Tears at deadly Spain crash site
A steady stream of people, many with tears in their eyes, flocked Saturday to the site of Spain's deadliest train crash in decades and stared in silence at the wreckage.
“We thought everything had been cleaned up and we just saw that the first carriage is still there,” said Celia Rosende as she pointed to the locomotive still lying on the rails, its windshield smashed, at the crash site just outside Santiago de Compostela.
“It gives you the shivers to think of everything that people experienced here that terrible night.”
Rosende, who works at the University of Santiago, stopped by at the crash site with her husband and a couple of friends while on the way to the centre of the city. Her 81-year-old mother stayed in the car.
“She prefers not to see this,” said Rosende.
Couples, groups of friends, families with children have come to the accident site since the train derailed on Wednesday night, killing 78 people and injuring 178 others, to look at the wreckage and clean-up operation from a small bridge that crosses the track.
Four bouquets of flowers lay on the bridge.
“We are a small town with wonderful people,” read a note attached to one of the bouquets in a tribute to the people of Angrois, a hamlet on the outskirts of the Spanish city of Santiago de Compostela, who rushed to the scene of the crash to pull injured people from the carriages.
At the disaster site a piece of a damaged carriage has been placed on a freight train that is parked beside it.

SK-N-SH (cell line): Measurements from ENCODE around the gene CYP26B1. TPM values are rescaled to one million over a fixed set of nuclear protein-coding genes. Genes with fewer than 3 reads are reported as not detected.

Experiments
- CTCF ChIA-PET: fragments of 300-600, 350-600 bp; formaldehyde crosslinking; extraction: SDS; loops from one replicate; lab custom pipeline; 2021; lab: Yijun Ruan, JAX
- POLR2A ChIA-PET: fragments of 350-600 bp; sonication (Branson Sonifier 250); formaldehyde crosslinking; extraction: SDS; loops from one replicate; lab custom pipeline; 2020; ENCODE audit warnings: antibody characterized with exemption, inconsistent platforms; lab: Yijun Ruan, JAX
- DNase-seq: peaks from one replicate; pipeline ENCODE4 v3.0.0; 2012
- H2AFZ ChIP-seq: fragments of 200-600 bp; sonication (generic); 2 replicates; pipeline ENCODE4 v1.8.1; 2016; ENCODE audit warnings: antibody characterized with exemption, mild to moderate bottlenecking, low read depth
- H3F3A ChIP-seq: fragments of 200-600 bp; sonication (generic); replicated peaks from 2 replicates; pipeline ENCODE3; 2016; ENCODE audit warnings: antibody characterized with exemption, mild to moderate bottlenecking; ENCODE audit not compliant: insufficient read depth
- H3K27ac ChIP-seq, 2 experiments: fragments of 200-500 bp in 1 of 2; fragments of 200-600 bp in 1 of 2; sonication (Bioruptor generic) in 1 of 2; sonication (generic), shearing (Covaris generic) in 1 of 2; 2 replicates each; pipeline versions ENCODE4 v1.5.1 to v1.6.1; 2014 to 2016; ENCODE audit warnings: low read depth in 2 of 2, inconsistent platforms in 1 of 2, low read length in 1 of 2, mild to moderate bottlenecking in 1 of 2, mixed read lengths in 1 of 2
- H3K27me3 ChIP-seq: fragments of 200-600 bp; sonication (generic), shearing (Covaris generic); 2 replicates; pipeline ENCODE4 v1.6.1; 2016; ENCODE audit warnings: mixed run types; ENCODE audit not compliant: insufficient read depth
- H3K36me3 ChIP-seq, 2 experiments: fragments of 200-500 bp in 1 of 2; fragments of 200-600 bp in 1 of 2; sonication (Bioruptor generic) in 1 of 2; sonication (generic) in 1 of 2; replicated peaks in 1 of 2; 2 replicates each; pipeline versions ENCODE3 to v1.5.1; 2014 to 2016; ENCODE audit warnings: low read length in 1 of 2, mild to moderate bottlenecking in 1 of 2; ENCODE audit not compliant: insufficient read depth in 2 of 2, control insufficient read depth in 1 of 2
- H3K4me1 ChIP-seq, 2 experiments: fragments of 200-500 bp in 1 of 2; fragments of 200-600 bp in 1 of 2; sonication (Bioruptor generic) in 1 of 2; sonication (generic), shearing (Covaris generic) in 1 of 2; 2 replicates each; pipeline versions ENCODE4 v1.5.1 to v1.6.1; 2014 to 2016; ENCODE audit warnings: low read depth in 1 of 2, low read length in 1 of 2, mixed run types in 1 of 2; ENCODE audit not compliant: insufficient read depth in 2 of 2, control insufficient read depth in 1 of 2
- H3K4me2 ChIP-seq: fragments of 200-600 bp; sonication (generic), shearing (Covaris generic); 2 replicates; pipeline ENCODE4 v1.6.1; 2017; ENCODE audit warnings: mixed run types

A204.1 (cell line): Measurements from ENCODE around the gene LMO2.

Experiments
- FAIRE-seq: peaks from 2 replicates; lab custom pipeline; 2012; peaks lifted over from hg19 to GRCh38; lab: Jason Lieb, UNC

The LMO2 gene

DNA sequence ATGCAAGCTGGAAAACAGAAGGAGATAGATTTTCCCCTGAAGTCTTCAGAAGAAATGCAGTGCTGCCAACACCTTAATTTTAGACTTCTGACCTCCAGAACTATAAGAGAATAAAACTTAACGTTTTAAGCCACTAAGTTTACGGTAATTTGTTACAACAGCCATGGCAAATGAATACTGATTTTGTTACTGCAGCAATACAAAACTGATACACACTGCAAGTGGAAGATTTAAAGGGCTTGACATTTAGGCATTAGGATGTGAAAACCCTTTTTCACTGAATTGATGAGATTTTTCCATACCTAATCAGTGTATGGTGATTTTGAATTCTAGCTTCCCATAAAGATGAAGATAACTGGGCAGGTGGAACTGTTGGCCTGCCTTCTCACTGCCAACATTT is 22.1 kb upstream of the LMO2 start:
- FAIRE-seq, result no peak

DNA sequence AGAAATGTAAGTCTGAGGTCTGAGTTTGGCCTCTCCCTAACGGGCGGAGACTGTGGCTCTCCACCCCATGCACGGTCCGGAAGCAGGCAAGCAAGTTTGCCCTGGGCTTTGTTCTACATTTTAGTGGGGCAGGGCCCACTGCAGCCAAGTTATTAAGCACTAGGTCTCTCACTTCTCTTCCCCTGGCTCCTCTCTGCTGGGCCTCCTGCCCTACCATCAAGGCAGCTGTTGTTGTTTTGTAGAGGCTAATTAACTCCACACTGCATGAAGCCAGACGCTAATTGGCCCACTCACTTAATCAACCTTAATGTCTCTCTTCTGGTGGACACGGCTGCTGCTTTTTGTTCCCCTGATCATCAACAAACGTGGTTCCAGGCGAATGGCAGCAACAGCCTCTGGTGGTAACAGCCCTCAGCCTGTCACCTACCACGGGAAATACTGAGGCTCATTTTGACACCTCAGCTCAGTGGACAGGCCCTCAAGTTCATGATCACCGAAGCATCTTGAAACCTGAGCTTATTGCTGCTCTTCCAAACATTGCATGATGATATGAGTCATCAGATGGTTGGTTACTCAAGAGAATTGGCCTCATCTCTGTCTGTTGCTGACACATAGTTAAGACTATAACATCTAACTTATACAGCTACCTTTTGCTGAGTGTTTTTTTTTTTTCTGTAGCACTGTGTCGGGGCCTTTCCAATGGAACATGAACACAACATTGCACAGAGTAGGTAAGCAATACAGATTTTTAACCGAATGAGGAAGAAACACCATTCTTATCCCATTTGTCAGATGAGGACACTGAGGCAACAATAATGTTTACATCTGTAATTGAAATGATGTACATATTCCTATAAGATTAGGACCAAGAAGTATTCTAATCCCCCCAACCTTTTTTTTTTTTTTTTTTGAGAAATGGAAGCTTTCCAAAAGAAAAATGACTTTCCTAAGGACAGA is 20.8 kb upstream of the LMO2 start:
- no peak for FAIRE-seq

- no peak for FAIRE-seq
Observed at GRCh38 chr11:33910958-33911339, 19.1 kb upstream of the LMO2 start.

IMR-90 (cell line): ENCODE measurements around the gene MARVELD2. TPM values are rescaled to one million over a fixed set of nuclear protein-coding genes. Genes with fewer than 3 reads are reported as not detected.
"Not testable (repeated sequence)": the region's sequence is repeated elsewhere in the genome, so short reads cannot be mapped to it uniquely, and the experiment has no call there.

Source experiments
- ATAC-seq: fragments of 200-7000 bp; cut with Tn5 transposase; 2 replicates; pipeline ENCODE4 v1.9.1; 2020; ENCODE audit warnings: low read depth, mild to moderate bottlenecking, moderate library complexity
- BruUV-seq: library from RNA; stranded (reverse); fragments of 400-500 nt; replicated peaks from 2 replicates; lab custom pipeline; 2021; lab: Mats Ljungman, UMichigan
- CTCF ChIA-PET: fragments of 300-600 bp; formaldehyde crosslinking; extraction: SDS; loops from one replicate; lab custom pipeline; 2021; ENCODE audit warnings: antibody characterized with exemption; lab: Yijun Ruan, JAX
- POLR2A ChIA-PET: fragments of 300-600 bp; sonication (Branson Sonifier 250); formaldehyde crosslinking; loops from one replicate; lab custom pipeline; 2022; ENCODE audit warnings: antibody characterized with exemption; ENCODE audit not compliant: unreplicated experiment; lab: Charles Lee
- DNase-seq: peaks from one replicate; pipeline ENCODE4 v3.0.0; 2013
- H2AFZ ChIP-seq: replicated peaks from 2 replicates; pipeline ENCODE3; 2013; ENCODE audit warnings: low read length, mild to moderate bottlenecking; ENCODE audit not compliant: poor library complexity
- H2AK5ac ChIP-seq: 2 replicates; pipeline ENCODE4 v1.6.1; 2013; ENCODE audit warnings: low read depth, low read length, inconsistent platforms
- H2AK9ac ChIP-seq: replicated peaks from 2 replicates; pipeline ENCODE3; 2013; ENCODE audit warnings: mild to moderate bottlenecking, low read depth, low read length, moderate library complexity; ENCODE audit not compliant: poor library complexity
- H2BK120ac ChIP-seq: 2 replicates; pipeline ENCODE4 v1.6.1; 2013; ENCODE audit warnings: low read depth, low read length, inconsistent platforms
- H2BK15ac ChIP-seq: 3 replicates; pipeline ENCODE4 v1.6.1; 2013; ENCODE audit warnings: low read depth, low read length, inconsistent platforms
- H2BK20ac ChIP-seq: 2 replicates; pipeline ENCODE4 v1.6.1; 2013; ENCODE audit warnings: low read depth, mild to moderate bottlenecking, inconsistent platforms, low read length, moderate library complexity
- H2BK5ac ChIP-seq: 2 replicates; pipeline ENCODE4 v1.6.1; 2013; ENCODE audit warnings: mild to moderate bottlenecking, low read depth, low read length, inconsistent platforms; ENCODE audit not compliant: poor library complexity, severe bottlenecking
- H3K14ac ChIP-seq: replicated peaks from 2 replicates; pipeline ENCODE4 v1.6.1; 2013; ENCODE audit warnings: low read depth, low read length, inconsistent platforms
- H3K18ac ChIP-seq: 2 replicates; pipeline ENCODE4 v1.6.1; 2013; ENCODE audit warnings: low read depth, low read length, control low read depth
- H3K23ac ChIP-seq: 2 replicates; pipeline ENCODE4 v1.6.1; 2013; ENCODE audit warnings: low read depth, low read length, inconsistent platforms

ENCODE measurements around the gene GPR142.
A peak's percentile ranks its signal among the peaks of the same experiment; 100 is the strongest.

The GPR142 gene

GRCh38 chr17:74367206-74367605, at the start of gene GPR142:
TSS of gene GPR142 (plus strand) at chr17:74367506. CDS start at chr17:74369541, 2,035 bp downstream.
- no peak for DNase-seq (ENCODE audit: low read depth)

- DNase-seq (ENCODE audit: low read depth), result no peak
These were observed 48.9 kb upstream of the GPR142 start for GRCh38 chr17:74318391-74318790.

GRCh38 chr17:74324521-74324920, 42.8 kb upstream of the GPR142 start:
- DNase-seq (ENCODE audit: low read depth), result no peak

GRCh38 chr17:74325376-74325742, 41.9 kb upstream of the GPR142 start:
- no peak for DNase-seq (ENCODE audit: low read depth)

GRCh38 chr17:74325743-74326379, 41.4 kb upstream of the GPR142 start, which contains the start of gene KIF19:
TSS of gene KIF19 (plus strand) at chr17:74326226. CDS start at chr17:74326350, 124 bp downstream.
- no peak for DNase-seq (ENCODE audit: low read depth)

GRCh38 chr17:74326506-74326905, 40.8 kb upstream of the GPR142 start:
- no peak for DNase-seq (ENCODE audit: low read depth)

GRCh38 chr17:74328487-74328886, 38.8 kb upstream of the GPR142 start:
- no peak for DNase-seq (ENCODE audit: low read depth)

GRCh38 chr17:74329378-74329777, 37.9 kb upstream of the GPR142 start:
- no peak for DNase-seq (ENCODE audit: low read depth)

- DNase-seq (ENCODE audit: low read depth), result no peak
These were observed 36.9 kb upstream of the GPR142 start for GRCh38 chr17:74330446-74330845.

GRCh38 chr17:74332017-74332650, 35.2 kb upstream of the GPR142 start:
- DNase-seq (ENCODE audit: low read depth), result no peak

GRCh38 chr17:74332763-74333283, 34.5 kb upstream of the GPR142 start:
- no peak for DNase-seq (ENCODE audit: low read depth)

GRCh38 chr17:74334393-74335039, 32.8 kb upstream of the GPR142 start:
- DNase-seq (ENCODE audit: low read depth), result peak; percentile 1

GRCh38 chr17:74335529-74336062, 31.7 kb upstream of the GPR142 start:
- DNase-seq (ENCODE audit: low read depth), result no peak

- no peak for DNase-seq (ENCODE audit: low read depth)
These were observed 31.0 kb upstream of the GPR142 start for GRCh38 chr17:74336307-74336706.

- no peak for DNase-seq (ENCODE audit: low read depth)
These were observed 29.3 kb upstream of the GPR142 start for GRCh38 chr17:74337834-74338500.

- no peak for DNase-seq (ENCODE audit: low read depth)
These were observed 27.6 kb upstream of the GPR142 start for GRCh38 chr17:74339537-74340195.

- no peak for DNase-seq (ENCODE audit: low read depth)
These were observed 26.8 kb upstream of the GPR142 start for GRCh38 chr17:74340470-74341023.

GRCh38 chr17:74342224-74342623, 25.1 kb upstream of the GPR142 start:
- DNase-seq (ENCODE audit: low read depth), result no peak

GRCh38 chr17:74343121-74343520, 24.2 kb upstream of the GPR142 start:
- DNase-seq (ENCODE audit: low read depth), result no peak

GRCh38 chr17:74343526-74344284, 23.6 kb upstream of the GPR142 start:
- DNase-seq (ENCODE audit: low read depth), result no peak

Behind it a large crane that has been deployed to the site to help remove the damaged carriages from the tracks sits idle, protected by a police barrier.
“It’s horrible, horrible,” Maria Lourdes Torreira, 56, said softly as tears welled up in her eyes.
“If I had arrived here and found injured people laying on the ground, I think I couln’t have handled it. You have to be really courageous to come here and risk your life to help,” she added.
The investigation has focused on the train’s detained driver who reportedly boasted of his love for speed online and who faced possible charges of “reckless homicide.”
Just as it begins to rain, adding to the somber mood, a young couple in their thirties who work at a local funeral home arrived at the site.
The couple, who declined to give their names, said they were called in to work shortly after the accident and had worked round-the-clock until Friday night.
“It still has not sunk in,” the man said before leaving the site hand in hand with his partner.